We take it easy on the second full day of the Florence trip. Every year before this one, the day begins with the more intrepid of our students climbing up 466 steps to the cupola of the Duomo, but since we were here last, the city has begun a reservation system in order to regulate the number of visitors—a good idea, but, well, we didn’t know about that until we got here, and the first reservation we could have made would have been for Monday. So students did the next best thing: they climbed the 414 steps to the top of Giotto’s Campanile, the belltower beside the Duomo. But after that they were on their own to see the city, to visit museums, to walk and eat and take pictures—that is, to gain an education by their own explorations rather than in a programmed fashion. Below are a few photos from a day spent exploring. We all had fun.

Ciao—

Giotto’s Campanile. Four hundred and eleven steps.

Down a side alley between the Arno and Palazzo Vecchio.

Coffee art made by hand at News Café. Only €1.50.

Marbling paper at Il Papiro.

under: Publications

2017: Spoleto Picture a Day 9

Posted by: Christine Ragusa | June 1, 2017 Comments Off on 2017: Spoleto Picture a Day 9 |

by: Bret Lott

Creative Writing Professor Bret Lott is leading the summer, 2017, study abroad program in Spoleto, Italy.

Saluti!

Today was loaded—and these pictures won’t do much toward sharing the whole experience.

As with each year, the walking tour of Firenze was led by our own Alexandra Lawrence, College of Charleston Class of ‘98, who has been living in Florence for twenty years as an editor and writer and historian and part time tour guide. So accomplished is she with her touring expertise that she led Prince Charles (that guy again!) on his private tour of the city last year; two years before, she gave Beyoncé (a singer of some renown, I am told) her private tour as well. You have to be someone good at what you do to be THE person the city of Florence chooses to guide Prince Charles and Beyoncé both around this place, a fact not lost on the students. They listened, they looked, they learned.

We walked all over the place—approximately five miles, according to the Fitbit—including Piazza della Repubblica, the Palazzo Vecchio, and a visit out onto the Ponte Vecchio, where the students took in the morning stillness of the Arno River. The tour finished with a visit to the Accademia, where Michelangelo’s David stands, and where until only last year they wouldn’t let you take pictures. The building itself, a museum housing not only David but hundreds of other works, primarily sculptures, has an architectural beauty all its own, and I hope no one minds the picture here of the skylight that allows Michelangelo’s masterpiece to be viewed in natural light.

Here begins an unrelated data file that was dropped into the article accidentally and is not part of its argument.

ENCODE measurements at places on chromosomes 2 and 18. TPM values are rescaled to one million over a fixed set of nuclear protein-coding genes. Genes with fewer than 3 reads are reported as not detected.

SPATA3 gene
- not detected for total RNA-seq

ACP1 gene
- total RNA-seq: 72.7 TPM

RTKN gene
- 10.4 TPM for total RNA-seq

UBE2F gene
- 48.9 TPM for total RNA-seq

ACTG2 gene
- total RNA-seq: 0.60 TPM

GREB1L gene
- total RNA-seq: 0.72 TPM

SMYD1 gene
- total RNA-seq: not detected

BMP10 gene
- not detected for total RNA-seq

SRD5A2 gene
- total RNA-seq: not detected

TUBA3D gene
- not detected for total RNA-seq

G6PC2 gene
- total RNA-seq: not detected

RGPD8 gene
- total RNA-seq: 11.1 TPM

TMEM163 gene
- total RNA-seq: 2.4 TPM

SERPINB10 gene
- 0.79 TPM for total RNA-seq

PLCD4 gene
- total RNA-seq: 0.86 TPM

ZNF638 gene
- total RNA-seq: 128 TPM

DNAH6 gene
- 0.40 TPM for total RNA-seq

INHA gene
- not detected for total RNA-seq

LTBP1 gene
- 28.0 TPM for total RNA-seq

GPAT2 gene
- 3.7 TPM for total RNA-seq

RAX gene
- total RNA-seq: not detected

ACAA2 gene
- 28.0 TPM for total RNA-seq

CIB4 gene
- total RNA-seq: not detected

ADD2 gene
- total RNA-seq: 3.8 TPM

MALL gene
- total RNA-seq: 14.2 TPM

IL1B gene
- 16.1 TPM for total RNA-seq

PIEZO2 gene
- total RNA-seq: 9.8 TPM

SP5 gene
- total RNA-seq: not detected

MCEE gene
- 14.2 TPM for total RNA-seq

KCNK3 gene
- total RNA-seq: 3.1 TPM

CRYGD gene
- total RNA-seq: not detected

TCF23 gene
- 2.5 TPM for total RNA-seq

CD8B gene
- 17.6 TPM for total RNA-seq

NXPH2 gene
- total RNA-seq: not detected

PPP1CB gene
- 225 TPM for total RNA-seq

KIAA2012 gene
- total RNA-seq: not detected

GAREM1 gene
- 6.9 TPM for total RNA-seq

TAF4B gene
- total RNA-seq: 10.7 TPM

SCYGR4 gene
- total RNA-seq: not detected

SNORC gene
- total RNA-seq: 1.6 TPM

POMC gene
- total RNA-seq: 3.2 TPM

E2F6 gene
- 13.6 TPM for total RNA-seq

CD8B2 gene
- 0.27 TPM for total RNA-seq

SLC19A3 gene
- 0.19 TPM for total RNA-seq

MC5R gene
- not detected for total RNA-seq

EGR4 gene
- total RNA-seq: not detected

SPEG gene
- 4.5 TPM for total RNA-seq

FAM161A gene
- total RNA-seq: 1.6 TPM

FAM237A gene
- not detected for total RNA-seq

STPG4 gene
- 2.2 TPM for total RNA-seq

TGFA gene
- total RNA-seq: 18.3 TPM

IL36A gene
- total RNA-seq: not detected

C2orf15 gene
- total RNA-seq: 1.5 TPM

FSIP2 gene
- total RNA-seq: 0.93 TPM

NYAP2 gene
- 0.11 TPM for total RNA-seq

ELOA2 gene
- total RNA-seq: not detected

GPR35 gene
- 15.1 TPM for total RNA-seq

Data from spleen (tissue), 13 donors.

Finally, the day ended in our annual wine-tasting salon with Count Niccolo Capponi, a dear friend of the program who has for years educated us with his insightful candor, keen wit, and elegant spunk on what it means to be a Florentine (his family has lived on the Arno just across from the Uffizi since the 13th century) as well as leading us on a tasty tour of the produce of his family’s winery, Villa Calcinaia. And finally, finally, in his indefatigable generosity, he invited us to his family’s palazzo, that one on the Arno across from the Uffizi, where since the 14th Century his family has been ensconced. There, up in his study, he brought out family artifact after family artifact, and let the students look closely at them, hold them—he allowed them to touch history in a way none of them ever had before. None of them, for instance, had ever held in their hands a document signed by Henry VIII asking the Count’s family to help amass troops for a possible war; and none of them had held a first edition of Adventures of Huckleberry Finn inscribed to the Count’s great grandmother on the occasion of a visit to the palazzo in 1892.

Afterward, we all went, the Count included, for pizza a couple doors down from his palazzo.

I told you these pictures wouldn’t do the day justice.

Alexandra and students at the Piazza della Repubblicca.

All quiet on the Arno (with the Uffizi on the left; the Count’s palazzo is the three-story orange place on the right).

‘David’ in his rightful light.

Henry VIII’s royal seal, handled by students who can’t believe this is happening: Chris (red hair), Alex, Kaileigh, then the Count holding court, with Caroline and Brett across the way, agog.

Kaileigh with the autographed copy of ‘Huckleberry Finn’ to the Count’s great grandmother—it’s easy to tell how Kaileigh feels about holding this (Kara and Mary are pretty excited too)!

under: Publications